Having a mentor is a good thing. Napoleon Hill and Bob Proctor recommend it. I am lucky to have two: one at work and one outside of work. One of my purposes in life is to become a successful writer. I write fiction (murder mystery, science fiction and fantasy) and nonfiction (memoir, short story, and self-help).
Considering my passion is not drastically different from my job as an Intellectual Property litigation paralegal, one of my bosses—my work mentor—decides to help me to hone my writing skills. He actually takes time out of his busy schedule to peruse my book and point out my flaws. Also, he is my go-to-person for great science fiction books.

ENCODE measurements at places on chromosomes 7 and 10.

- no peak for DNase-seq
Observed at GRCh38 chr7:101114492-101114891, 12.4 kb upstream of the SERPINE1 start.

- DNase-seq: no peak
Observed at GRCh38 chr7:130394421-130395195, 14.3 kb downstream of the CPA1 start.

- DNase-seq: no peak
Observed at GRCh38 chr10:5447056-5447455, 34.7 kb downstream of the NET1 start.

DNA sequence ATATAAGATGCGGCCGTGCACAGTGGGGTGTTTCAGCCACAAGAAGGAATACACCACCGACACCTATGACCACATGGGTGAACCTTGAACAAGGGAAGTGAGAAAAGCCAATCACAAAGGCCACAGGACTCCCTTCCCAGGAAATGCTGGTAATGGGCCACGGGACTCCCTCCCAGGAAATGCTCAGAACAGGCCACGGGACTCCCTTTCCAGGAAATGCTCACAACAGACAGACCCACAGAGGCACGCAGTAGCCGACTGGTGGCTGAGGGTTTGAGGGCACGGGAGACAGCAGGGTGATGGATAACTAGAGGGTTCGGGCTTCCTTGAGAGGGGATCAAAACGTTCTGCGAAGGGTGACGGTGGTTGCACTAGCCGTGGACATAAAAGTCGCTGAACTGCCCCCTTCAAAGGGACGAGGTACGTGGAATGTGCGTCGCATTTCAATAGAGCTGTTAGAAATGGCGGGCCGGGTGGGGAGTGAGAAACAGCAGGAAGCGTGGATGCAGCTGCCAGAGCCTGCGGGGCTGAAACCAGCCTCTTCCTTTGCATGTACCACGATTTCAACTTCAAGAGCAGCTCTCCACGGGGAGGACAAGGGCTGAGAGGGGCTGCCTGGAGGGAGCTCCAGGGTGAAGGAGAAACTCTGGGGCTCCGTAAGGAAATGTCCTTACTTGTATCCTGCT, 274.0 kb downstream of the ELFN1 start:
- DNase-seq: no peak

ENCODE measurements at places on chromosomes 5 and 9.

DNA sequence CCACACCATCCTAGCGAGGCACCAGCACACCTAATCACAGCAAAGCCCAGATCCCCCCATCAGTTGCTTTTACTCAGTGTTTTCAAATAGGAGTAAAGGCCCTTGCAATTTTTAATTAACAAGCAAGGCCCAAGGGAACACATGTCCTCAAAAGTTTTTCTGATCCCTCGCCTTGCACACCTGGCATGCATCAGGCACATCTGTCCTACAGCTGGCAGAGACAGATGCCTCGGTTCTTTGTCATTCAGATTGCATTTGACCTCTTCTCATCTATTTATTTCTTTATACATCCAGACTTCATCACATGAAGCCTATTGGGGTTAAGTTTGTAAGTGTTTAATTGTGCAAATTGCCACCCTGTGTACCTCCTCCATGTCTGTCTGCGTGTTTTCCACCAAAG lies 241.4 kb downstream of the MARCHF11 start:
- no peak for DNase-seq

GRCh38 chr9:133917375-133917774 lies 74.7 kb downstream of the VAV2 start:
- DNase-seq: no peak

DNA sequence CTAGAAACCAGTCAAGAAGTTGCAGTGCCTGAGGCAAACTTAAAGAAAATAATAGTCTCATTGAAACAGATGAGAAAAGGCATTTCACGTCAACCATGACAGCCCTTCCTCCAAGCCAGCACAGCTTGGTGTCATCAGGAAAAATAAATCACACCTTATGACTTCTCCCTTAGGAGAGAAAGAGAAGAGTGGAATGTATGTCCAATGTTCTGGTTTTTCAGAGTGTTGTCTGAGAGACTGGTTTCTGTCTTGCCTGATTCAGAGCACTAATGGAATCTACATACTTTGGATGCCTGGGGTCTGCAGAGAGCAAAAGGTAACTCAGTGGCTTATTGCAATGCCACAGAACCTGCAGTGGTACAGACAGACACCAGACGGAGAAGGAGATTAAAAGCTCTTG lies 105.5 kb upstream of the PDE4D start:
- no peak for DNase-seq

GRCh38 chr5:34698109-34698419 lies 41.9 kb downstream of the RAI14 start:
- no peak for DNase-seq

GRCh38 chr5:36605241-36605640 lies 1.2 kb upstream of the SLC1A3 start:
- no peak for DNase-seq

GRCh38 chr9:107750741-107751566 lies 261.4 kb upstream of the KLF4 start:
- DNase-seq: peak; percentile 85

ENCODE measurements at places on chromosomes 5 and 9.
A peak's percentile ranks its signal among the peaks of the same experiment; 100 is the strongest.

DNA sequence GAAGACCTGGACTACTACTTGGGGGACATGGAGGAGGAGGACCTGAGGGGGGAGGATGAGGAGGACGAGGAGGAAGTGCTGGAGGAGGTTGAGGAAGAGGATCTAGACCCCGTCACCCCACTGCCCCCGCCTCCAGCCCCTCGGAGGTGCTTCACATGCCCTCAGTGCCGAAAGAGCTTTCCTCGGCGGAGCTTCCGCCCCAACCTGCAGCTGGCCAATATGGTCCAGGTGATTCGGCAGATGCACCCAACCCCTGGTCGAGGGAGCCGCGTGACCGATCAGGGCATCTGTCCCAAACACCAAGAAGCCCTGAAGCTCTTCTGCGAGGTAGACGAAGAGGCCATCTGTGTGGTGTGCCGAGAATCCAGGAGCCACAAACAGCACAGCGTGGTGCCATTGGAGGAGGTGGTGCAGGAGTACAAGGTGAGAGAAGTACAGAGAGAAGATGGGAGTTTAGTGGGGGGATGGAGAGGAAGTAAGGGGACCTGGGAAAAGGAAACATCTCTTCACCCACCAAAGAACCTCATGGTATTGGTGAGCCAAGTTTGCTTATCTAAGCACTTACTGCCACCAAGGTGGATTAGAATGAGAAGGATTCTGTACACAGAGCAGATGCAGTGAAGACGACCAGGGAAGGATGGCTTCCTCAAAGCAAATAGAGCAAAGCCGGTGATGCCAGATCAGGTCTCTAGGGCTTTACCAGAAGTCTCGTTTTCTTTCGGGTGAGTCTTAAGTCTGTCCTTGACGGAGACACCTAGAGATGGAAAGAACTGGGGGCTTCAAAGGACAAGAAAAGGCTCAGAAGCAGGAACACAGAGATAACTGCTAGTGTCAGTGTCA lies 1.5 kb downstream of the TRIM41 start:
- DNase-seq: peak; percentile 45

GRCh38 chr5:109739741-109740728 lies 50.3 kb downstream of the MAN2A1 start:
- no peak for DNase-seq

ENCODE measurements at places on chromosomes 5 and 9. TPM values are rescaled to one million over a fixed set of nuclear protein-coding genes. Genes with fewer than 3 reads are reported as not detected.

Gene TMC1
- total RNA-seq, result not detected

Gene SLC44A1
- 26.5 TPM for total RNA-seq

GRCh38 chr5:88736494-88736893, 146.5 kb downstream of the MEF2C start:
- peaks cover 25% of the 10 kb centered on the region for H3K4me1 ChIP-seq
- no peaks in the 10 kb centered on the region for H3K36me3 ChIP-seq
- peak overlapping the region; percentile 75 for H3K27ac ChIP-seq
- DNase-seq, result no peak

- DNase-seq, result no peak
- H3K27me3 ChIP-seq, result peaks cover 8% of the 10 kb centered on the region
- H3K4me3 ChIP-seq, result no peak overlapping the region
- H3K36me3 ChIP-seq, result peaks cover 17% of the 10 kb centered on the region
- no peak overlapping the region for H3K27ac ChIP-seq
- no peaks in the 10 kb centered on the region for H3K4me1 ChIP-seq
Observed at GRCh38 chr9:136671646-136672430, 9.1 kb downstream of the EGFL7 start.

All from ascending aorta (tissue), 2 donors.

Here is his feedback on my revision of The Governor’s Daughter: Mysteries of Colonial Cambodge to be sent to a traditional publisher. I hope you will find it beneficial to your own writing habit.
- Great theme
- Great historical background
- Better character development of protagonist (Anjali Chinak)
- Interesting passages
Writing habit feedback:
- No generic statements (be specific, exposition is boring)
- Stick to facts
- Get rid of redundancy
- Set the scene
- Give a vignette of each narrative experience (show who, what, when, where, how, and why)
- Make your point and offer evidence
- Dialogue is stiff (make it flow and believable)
- Improve other main characters
- Stop using double adjectives
Seeing that I use a few too many adjectives in a sentence, he suggests,“For f_ _ _ sake, pick one!” There you have it, some writing tips from my mentor/boss.